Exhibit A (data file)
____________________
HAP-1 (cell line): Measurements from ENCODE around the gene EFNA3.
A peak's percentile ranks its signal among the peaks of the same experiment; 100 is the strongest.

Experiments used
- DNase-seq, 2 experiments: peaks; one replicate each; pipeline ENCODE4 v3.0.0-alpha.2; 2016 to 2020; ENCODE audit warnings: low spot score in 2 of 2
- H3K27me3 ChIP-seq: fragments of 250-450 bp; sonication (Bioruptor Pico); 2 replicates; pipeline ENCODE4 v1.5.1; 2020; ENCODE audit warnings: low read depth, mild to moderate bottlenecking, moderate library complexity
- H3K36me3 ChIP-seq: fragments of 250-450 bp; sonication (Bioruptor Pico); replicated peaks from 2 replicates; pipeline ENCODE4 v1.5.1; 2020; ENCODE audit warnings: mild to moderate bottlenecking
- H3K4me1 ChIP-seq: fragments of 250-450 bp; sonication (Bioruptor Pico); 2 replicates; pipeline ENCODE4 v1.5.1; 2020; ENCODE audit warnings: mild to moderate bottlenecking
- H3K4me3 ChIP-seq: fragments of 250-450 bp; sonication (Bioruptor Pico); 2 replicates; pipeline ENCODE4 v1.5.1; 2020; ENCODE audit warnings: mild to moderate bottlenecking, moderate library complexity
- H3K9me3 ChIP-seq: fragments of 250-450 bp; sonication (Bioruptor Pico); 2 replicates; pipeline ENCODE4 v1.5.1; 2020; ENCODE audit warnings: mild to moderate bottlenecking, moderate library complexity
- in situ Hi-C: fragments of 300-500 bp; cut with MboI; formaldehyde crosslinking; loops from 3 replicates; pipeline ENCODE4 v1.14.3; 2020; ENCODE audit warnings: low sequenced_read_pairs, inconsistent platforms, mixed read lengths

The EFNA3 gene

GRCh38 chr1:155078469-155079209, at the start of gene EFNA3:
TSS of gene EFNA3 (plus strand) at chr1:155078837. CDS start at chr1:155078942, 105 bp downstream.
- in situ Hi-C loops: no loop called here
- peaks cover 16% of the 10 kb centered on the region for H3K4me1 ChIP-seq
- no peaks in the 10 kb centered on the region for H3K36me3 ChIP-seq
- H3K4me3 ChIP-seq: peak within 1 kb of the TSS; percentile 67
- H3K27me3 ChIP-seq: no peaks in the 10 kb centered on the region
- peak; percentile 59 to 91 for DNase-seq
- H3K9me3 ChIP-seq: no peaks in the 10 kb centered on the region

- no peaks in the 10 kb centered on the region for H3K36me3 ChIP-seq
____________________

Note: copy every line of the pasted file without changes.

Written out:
HAP-1 (cell line): Measurements from ENCODE around the gene EFNA3.
A peak's percentile ranks its signal among the peaks of the same experiment; 100 is the strongest.

Experiments used
- DNase-seq, 2 experiments: peaks; one replicate each; pipeline ENCODE4 v3.0.0-alpha.2; 2016 to 2020; ENCODE audit warnings: low spot score in 2 of 2
- H3K27me3 ChIP-seq: fragments of 250-450 bp; sonication (Bioruptor Pico); 2 replicates; pipeline ENCODE4 v1.5.1; 2020; ENCODE audit warnings: low read depth, mild to moderate bottlenecking, moderate library complexity
- H3K36me3 ChIP-seq: fragments of 250-450 bp; sonication (Bioruptor Pico); replicated peaks from 2 replicates; pipeline ENCODE4 v1.5.1; 2020; ENCODE audit warnings: mild to moderate bottlenecking
- H3K4me1 ChIP-seq: fragments of 250-450 bp; sonication (Bioruptor Pico); 2 replicates; pipeline ENCODE4 v1.5.1; 2020; ENCODE audit warnings: mild to moderate bottlenecking
- H3K4me3 ChIP-seq: fragments of 250-450 bp; sonication (Bioruptor Pico); 2 replicates; pipeline ENCODE4 v1.5.1; 2020; ENCODE audit warnings: mild to moderate bottlenecking, moderate library complexity
- H3K9me3 ChIP-seq: fragments of 250-450 bp; sonication (Bioruptor Pico); 2 replicates; pipeline ENCODE4 v1.5.1; 2020; ENCODE audit warnings: mild to moderate bottlenecking, moderate library complexity
- in situ Hi-C: fragments of 300-500 bp; cut with MboI; formaldehyde crosslinking; loops from 3 replicates; pipeline ENCODE4 v1.14.3; 2020; ENCODE audit warnings: low sequenced_read_pairs, inconsistent platforms, mixed read lengths

The EFNA3 gene

GRCh38 chr1:155078469-155079209, at the start of gene EFNA3:
TSS of gene EFNA3 (plus strand) at chr1:155078837. CDS start at chr1:155078942, 105 bp downstream.
- in situ Hi-C loops: no loop called here
- peaks cover 16% of the 10 kb centered on the region for H3K4me1 ChIP-seq
- no peaks in the 10 kb centered on the region for H3K36me3 ChIP-seq
- H3K4me3 ChIP-seq: peak within 1 kb of the TSS; percentile 67
- H3K27me3 ChIP-seq: no peaks in the 10 kb centered on the region
- peak; percentile 59 to 91 for DNase-seq
- H3K9me3 ChIP-seq: no peaks in the 10 kb centered on the region

- no peaks in the 10 kb centered on the region for H3K36me3 ChIP-seq